The more time I spend time thinking about THE HATEFUL EIGHT, the more I appreciate its near greatness. For as much as I’d like to recommend the film to other movie lovers, the graphic nature of the violence that is very much a part of the Tarantino signature is part of what holds it back.
As the film progresses, its evolution shows just how well-written it is. For the first hour of the film, it honestly felt a bit slow. Tarantino probably could have cut this portion down to about half the length without losing much of anything, apart from some opportunity to insert more music. And while we’re on the topic, half of the music was great. The score from Ennio Morricone was of a high quality you might expect, even if some of it was pulled from other films for which Morricone has composed (The Thing and Exorcist II). The song Jennifer Jason Leigh sings felt superfluous, and some of the other songs they played just felt out of place.
On the topic of things I didn’t fully enjoy about the film was the graphic violence. While I was prepared for it, both by knowing it’s a Tarantino film and having been told by several people that this might be his bloodiest yet, the first half of the film lulled me into a spot where I doubted it was going to seem excessive. While I still maintain that Kill Bill Vol 1 felt bloodier, and more excessively so, the second half of THE HATEFUL EIGHT certainly took the film into the discussion.
We don’t really need to see heads exploding, do we?
And when we do, not to give too much away, but it comes from firearms whose blasts I wouldn’t expect to have this effect.
The reason that those scenes and a couple others bother me a bit is because the movie is otherwise really, really good, and at this rate, it would take an “edited for television” version to allow many of my friends and family to be able to appreciate it. And while some of them abhor violence and would get sick to their stomach by a couple of the graphic scenes, at least two of them would just scoff at the displays and lose interest in the film.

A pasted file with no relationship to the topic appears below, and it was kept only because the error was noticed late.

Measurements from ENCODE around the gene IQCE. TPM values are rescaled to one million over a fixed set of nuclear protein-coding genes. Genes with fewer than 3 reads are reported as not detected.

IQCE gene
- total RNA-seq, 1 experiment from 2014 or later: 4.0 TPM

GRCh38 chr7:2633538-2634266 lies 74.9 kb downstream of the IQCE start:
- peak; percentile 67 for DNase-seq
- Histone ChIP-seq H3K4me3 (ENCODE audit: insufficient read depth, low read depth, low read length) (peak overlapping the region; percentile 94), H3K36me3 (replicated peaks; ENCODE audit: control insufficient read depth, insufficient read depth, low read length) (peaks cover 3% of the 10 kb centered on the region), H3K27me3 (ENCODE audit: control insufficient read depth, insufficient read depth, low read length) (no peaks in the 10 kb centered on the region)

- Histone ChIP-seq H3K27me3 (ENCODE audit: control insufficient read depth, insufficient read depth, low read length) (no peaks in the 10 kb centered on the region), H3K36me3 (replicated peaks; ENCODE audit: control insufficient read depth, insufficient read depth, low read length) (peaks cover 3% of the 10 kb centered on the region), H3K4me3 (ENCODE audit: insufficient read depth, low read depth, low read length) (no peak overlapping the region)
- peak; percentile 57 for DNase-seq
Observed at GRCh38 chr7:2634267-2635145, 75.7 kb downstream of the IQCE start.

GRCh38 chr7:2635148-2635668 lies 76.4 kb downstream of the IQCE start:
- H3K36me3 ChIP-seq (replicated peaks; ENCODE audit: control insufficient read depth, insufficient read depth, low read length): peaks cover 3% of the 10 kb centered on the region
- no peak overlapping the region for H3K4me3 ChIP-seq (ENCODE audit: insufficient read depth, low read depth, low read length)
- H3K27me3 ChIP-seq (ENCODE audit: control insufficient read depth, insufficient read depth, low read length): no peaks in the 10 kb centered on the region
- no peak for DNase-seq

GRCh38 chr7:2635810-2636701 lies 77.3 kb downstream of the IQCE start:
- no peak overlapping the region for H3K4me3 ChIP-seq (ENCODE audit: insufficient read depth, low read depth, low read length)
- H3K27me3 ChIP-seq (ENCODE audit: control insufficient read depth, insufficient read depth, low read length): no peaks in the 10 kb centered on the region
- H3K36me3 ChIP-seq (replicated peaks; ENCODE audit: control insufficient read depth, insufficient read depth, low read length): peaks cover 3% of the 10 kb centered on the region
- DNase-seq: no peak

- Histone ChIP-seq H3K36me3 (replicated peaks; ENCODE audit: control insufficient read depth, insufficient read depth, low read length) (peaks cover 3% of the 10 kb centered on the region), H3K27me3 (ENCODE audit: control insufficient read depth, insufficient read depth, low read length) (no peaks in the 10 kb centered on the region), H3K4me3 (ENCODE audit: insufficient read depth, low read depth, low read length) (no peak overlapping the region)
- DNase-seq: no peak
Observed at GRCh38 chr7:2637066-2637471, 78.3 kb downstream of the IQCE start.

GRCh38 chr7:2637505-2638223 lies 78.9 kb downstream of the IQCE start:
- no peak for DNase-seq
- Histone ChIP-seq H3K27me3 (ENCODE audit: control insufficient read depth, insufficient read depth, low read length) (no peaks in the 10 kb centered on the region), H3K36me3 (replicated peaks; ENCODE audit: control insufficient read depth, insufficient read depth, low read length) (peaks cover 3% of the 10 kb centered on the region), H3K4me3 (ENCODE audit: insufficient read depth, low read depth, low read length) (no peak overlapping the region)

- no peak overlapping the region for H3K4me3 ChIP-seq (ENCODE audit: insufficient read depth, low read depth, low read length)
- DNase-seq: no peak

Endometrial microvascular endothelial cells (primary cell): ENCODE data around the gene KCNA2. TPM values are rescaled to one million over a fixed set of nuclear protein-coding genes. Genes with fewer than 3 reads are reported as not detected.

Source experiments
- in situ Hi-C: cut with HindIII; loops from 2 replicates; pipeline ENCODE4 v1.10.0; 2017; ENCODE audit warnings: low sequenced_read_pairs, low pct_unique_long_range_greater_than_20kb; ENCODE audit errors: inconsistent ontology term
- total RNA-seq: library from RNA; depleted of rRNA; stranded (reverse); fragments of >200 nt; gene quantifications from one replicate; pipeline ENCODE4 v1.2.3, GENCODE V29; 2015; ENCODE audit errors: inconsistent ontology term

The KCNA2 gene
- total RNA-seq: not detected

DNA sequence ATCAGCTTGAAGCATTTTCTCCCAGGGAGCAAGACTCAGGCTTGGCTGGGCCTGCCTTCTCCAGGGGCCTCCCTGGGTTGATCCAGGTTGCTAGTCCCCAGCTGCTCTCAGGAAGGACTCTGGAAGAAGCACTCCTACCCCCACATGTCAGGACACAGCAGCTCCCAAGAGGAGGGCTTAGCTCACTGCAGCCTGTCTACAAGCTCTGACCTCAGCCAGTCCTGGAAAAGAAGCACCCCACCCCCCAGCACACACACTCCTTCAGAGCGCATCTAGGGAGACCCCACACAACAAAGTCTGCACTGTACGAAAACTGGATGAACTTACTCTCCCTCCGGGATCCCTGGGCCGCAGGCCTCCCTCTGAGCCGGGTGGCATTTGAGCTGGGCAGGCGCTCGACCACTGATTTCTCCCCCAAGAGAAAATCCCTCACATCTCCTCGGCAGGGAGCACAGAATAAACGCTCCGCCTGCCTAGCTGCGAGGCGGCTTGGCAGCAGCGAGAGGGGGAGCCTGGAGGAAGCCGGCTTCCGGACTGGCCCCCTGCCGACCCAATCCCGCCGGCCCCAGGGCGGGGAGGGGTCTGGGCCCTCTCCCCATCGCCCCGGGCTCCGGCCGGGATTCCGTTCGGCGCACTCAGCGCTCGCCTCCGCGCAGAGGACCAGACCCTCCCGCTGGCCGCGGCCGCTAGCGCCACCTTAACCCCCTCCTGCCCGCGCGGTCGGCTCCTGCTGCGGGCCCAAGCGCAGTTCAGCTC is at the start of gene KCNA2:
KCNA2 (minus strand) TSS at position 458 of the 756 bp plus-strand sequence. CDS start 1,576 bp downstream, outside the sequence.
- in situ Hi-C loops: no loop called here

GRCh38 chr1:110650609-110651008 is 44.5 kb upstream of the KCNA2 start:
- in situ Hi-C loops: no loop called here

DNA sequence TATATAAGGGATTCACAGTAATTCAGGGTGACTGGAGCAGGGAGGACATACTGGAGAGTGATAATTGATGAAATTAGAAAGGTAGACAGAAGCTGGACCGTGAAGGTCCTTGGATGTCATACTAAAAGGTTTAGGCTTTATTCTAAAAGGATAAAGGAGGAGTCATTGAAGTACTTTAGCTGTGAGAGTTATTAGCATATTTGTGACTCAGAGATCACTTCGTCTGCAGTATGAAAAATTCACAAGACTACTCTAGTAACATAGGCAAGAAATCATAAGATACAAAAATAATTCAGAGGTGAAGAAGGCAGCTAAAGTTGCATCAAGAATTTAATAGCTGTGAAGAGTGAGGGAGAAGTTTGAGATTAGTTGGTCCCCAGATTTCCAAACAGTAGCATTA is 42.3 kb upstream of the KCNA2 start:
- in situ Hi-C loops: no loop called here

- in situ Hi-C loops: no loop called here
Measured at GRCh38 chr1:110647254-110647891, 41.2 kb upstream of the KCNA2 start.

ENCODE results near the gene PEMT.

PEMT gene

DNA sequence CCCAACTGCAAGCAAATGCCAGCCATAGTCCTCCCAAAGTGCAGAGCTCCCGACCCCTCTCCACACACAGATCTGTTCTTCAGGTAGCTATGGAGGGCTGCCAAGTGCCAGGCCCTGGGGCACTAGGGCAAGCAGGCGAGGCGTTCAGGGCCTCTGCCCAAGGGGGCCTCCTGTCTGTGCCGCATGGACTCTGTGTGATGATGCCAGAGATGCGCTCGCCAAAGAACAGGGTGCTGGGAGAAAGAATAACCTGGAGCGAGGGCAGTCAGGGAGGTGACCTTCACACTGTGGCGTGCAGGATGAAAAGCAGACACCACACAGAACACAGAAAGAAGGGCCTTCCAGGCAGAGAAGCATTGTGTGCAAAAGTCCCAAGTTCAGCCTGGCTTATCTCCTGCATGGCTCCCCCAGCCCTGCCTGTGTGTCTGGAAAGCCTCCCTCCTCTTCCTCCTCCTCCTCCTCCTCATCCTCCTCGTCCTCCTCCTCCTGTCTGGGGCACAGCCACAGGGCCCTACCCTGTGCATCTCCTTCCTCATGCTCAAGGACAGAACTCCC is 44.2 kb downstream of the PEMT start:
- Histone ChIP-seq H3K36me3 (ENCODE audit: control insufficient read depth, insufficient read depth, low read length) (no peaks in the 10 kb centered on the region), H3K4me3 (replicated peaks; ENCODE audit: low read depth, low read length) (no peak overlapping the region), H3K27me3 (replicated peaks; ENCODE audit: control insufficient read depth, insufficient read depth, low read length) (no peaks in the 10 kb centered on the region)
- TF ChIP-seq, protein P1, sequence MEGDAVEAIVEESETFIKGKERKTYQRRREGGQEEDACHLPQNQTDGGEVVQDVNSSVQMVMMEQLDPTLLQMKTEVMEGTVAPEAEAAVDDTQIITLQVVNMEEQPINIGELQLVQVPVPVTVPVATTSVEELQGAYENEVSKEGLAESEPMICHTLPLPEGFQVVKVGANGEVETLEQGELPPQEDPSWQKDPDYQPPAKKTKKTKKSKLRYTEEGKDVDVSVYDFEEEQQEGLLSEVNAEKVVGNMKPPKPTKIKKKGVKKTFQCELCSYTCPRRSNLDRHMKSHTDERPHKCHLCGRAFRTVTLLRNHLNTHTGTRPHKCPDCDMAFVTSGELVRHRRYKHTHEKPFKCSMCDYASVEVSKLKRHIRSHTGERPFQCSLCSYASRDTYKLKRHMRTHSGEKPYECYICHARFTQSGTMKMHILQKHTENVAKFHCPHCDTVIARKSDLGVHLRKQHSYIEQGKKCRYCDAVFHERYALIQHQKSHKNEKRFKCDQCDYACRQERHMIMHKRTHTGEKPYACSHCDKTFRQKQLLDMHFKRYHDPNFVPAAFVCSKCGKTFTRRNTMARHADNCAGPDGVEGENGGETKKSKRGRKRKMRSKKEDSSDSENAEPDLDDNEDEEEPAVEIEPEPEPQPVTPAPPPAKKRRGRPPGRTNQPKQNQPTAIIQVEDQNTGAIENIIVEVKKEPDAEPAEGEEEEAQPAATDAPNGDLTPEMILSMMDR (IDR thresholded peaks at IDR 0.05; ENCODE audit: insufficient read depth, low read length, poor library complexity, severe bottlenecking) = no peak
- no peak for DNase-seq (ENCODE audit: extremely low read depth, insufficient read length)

The performances in this snowy western were really good, on the whole, though aside from Samuel L. Jackson, there wasn’t much in the way of nuance needed or ranges of emotion from the characters. Kurt Russell had a badass character, strong in his resolve and principles, but we don’t get much background on him to understand why, and he hits the same note the entire film. More background is given on the character portrayed by Walton Goggins, but “self preservation” is the only game he plays, which makes it tough to really understand what he was all about. Just about everything he was saying and doing could’ve been a lie, felt that way, and was speculated to be as such during dialogue in the film. Jennifer Jason Lee did a wonderful job playing a terrible, terrifying woman, but aside from being painted with loud colors, the character was very flat. The talents of the other fine actors in the cast are essentially wasted on bit parts, despite their on-screen time.
The plot was finely crafted, the dialogue shined in parts, but the pacing was too slow and the ending wasn’t anything special. At points, I was expecting things to go the way of the famous Agatha Christie novel, AND THEN THERE WERE NONE, but alas, nothing that special. It wouldn’t have taken much, either. Just one final twist from a character whose background hadn’t been corroborated by anyone and could have easily switched it up in the final moments before trotting off proudly. So close, yet, so far.
My rating: 80 out of 100